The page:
Pioneer Secretary of the Economic and Financial Crimes Commission, EFCC, Emmanuel Akomaye, has said that the war on corruption is one that should not be left only in the hands of anti-graft agencies, if it must be won.
Akomaye, who made the assertion at a two-day anti-corruption risk assessment training workshop for government institutions, held at the Transcorp Hilton Hotel, Abuja, March 4-5, 2015, reiterated the fact that while the agencies have the primary task of fighting corruption, they need the cooperation and collaboration of members of the society.
“The political will and commitment of government and the leaders, to fight corruption has always been a question raised by many, but that is only one aspect of the country’s readiness to rid our society of corruption,” he said.
While describing zero tolerance to corruption as a concerted commitment to respond reasonably and adequately to acts of corruption when and wherever they occur, he said, “The media, members of the private sector and indeed every Nigerian must equally commit, both in will and resources, to support anti-corruption initiatives.”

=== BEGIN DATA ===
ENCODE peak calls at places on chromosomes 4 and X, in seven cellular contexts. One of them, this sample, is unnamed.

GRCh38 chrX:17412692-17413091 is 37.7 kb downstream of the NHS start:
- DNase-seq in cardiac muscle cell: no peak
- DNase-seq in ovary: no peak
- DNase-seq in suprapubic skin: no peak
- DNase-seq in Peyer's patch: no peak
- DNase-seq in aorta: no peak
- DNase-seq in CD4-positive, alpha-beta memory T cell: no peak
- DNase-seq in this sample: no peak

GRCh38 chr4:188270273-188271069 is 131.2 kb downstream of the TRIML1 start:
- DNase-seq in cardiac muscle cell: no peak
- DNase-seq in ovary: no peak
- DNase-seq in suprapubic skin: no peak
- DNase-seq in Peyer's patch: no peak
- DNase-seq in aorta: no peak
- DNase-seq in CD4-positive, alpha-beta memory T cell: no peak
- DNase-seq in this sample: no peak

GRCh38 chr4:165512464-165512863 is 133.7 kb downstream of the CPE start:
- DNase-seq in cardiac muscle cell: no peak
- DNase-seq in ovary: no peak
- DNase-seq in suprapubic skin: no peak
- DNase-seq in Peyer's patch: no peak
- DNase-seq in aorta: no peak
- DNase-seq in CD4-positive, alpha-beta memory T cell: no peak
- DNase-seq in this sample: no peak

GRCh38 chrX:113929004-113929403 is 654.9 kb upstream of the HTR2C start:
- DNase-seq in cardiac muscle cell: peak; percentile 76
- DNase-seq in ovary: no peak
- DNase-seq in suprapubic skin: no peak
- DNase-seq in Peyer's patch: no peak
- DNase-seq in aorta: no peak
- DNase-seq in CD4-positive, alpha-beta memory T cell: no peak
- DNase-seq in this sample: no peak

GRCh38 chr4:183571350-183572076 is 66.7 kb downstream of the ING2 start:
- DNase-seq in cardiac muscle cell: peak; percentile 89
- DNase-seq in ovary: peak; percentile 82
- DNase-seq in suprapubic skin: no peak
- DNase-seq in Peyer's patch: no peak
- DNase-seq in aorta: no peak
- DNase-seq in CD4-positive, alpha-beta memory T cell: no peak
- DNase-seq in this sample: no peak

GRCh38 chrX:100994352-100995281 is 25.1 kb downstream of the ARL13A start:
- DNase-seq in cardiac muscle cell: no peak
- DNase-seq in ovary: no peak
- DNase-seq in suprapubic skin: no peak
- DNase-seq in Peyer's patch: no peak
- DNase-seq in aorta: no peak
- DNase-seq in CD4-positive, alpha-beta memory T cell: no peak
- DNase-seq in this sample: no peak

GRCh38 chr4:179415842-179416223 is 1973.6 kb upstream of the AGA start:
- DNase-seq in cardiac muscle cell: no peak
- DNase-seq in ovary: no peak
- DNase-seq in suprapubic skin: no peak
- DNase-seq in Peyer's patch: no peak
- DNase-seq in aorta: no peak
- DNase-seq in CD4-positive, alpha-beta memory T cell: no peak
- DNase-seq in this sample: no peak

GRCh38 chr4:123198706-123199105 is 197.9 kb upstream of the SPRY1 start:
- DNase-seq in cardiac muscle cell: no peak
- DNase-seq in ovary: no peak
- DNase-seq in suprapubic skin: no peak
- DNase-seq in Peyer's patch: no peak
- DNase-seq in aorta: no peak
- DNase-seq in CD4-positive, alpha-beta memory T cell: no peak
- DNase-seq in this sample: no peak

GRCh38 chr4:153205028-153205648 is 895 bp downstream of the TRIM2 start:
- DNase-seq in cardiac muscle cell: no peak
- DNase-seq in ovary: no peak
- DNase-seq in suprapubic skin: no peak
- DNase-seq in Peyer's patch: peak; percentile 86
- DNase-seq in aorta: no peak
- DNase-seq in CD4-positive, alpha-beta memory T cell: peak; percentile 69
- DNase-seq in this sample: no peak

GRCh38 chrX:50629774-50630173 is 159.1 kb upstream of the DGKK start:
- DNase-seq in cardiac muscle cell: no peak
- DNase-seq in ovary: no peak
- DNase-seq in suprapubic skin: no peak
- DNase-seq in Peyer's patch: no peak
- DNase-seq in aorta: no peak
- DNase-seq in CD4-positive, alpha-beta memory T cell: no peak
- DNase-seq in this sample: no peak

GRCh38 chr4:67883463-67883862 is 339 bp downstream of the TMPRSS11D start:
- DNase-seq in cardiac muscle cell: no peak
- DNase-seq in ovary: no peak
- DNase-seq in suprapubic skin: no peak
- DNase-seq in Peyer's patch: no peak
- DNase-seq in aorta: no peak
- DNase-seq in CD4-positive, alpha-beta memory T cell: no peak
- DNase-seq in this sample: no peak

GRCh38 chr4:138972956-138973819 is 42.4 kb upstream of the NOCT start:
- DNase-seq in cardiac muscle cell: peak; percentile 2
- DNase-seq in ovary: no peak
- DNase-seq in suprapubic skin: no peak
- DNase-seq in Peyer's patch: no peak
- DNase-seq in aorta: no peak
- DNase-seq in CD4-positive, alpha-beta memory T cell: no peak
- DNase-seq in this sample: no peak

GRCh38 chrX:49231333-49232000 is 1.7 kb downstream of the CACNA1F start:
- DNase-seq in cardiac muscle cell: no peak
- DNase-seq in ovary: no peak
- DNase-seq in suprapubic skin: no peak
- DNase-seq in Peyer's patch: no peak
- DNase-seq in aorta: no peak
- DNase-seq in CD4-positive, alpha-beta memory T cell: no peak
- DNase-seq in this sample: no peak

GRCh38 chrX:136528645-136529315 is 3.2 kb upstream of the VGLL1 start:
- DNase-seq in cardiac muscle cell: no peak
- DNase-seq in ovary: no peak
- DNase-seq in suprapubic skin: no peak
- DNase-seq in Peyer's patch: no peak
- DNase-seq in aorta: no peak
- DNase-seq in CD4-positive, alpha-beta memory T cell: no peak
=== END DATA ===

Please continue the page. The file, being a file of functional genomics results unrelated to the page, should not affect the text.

The head of the Intelligence and Special Operations Section(ISOS) of the EFCC, Abdul Suleiman, who represented the anti-graft agency’s boss, Ibrahim Lamorde, reiterated the commitment of the agency, to fight corruption with renewed vigour.
“Corruption means more than public officers taking bribes and gratification, committing fraud and stealing funds and assets entrusted in their care,” he said. “It means the deliberate violations, for gainful ends, of standards of conduct, or ethics, established in private and public affairs to cause wrongful loss to the society and wrongful gains to people in position of trust.”
Suleiman stressed that to bring down the rate of corruption in any nation to a tolerable level, required fundamentally restructuring the country’s mode of production to “one that guarantees the basic necessities of human existence.”
He said, “Such a system should encourage the spirit of cooperation and altruism and not competition or greed.”
The head, Transparency and Anti-Corruption Initiatives of the UN Global Compact, Olajobi Makinwa, noted that it has become paramount for private companies and businesses, to put in place anti-corruption policies as part of their contribution to the war on corruption.
“Every company must commit to fighting corruption, and this can be done by ensuring that risk assessments of various sectors are carried out, with the aim of helping to put in place necessary policies to check corruption,” she said.
Media & Publicity
5th March, 2015